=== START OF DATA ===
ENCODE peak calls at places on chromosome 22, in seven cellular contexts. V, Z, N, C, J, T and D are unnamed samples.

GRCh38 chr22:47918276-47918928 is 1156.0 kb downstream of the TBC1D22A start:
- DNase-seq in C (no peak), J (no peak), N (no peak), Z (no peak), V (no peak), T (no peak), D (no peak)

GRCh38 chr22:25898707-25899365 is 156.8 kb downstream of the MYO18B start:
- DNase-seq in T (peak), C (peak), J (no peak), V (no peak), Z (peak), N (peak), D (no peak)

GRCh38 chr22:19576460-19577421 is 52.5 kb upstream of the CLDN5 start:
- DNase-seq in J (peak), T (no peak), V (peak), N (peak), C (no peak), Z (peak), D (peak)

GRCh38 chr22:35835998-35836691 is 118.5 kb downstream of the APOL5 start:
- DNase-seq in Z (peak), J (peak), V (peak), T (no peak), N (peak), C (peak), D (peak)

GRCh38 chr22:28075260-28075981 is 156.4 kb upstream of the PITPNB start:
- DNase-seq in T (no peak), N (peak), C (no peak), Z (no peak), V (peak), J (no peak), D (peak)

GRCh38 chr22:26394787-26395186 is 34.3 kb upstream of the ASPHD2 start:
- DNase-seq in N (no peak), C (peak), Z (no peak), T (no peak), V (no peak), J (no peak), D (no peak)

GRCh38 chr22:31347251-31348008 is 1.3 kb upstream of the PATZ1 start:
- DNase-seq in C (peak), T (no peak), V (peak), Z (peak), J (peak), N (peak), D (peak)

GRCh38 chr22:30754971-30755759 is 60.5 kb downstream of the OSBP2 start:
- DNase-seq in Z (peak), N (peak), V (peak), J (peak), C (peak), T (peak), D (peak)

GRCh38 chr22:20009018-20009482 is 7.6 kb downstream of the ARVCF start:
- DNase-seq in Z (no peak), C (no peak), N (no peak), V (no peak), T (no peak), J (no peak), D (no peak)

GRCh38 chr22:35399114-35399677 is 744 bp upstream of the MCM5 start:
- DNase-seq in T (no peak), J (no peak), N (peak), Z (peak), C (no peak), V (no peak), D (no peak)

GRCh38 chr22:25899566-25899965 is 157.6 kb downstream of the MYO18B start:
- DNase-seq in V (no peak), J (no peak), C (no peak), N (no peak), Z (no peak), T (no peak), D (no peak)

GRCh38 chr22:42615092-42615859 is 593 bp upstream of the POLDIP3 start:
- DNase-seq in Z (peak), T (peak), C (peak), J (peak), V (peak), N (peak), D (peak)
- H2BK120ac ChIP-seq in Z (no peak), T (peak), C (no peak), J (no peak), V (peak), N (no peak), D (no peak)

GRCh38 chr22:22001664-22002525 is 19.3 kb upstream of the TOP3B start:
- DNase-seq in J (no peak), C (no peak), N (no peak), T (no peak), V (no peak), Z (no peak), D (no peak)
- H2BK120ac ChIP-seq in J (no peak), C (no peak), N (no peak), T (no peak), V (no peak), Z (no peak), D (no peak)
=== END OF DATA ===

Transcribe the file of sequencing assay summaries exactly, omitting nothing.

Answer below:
ENCODE peak calls at places on chromosome 22, in seven cellular contexts. V, Z, N, C, J, T and D are unnamed samples.

GRCh38 chr22:47918276-47918928 is 1156.0 kb downstream of the TBC1D22A start:
- DNase-seq in C (no peak), J (no peak), N (no peak), Z (no peak), V (no peak), T (no peak), D (no peak)

GRCh38 chr22:25898707-25899365 is 156.8 kb downstream of the MYO18B start:
- DNase-seq in T (peak), C (peak), J (no peak), V (no peak), Z (peak), N (peak), D (no peak)

GRCh38 chr22:19576460-19577421 is 52.5 kb upstream of the CLDN5 start:
- DNase-seq in J (peak), T (no peak), V (peak), N (peak), C (no peak), Z (peak), D (peak)

GRCh38 chr22:35835998-35836691 is 118.5 kb downstream of the APOL5 start:
- DNase-seq in Z (peak), J (peak), V (peak), T (no peak), N (peak), C (peak), D (peak)

GRCh38 chr22:28075260-28075981 is 156.4 kb upstream of the PITPNB start:
- DNase-seq in T (no peak), N (peak), C (no peak), Z (no peak), V (peak), J (no peak), D (peak)

GRCh38 chr22:26394787-26395186 is 34.3 kb upstream of the ASPHD2 start:
- DNase-seq in N (no peak), C (peak), Z (no peak), T (no peak), V (no peak), J (no peak), D (no peak)

GRCh38 chr22:31347251-31348008 is 1.3 kb upstream of the PATZ1 start:
- DNase-seq in C (peak), T (no peak), V (peak), Z (peak), J (peak), N (peak), D (peak)

GRCh38 chr22:30754971-30755759 is 60.5 kb downstream of the OSBP2 start:
- DNase-seq in Z (peak), N (peak), V (peak), J (peak), C (peak), T (peak), D (peak)

GRCh38 chr22:20009018-20009482 is 7.6 kb downstream of the ARVCF start:
- DNase-seq in Z (no peak), C (no peak), N (no peak), V (no peak), T (no peak), J (no peak), D (no peak)

GRCh38 chr22:35399114-35399677 is 744 bp upstream of the MCM5 start:
- DNase-seq in T (no peak), J (no peak), N (peak), Z (peak), C (no peak), V (no peak), D (no peak)

GRCh38 chr22:25899566-25899965 is 157.6 kb downstream of the MYO18B start:
- DNase-seq in V (no peak), J (no peak), C (no peak), N (no peak), Z (no peak), T (no peak), D (no peak)

GRCh38 chr22:42615092-42615859 is 593 bp upstream of the POLDIP3 start:
- DNase-seq in Z (peak), T (peak), C (peak), J (peak), V (peak), N (peak), D (peak)
- H2BK120ac ChIP-seq in Z (no peak), T (peak), C (no peak), J (no peak), V (peak), N (no peak), D (no peak)

GRCh38 chr22:22001664-22002525 is 19.3 kb upstream of the TOP3B start:
- DNase-seq in J (no peak), C (no peak), N (no peak), T (no peak), V (no peak), Z (no peak), D (no peak)
- H2BK120ac ChIP-seq in J (no peak), C (no peak), N (no peak), T (no peak), V (no peak), Z (no peak), D (no peak)